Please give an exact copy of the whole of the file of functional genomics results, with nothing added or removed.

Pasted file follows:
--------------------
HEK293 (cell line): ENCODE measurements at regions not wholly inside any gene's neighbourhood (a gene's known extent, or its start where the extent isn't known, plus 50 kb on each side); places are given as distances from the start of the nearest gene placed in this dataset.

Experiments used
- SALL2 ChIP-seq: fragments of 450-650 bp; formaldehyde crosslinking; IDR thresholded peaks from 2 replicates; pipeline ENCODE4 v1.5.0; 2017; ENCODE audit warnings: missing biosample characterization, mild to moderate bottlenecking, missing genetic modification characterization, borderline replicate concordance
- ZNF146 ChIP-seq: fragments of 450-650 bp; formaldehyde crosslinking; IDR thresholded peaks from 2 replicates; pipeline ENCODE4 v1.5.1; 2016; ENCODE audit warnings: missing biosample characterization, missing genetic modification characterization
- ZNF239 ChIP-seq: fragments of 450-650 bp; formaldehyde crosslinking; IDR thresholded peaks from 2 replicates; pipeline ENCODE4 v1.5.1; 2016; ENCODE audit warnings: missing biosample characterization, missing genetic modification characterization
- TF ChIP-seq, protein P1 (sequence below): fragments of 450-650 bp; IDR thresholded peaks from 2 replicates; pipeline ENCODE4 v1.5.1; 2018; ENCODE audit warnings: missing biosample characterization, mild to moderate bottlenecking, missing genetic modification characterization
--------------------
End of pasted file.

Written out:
HEK293 (cell line): ENCODE measurements at regions not wholly inside any gene's neighbourhood (a gene's known extent, or its start where the extent isn't known, plus 50 kb on each side); places are given as distances from the start of the nearest gene placed in this dataset.

Experiments used
- SALL2 ChIP-seq: fragments of 450-650 bp; formaldehyde crosslinking; IDR thresholded peaks from 2 replicates; pipeline ENCODE4 v1.5.0; 2017; ENCODE audit warnings: missing biosample characterization, mild to moderate bottlenecking, missing genetic modification characterization, borderline replicate concordance
- ZNF146 ChIP-seq: fragments of 450-650 bp; formaldehyde crosslinking; IDR thresholded peaks from 2 replicates; pipeline ENCODE4 v1.5.1; 2016; ENCODE audit warnings: missing biosample characterization, missing genetic modification characterization
- ZNF239 ChIP-seq: fragments of 450-650 bp; formaldehyde crosslinking; IDR thresholded peaks from 2 replicates; pipeline ENCODE4 v1.5.1; 2016; ENCODE audit warnings: missing biosample characterization, missing genetic modification characterization
- TF ChIP-seq, protein P1 (sequence below): fragments of 450-650 bp; IDR thresholded peaks from 2 replicates; pipeline ENCODE4 v1.5.1; 2018; ENCODE audit warnings: missing biosample characterization, mild to moderate bottlenecking, missing genetic modification characterization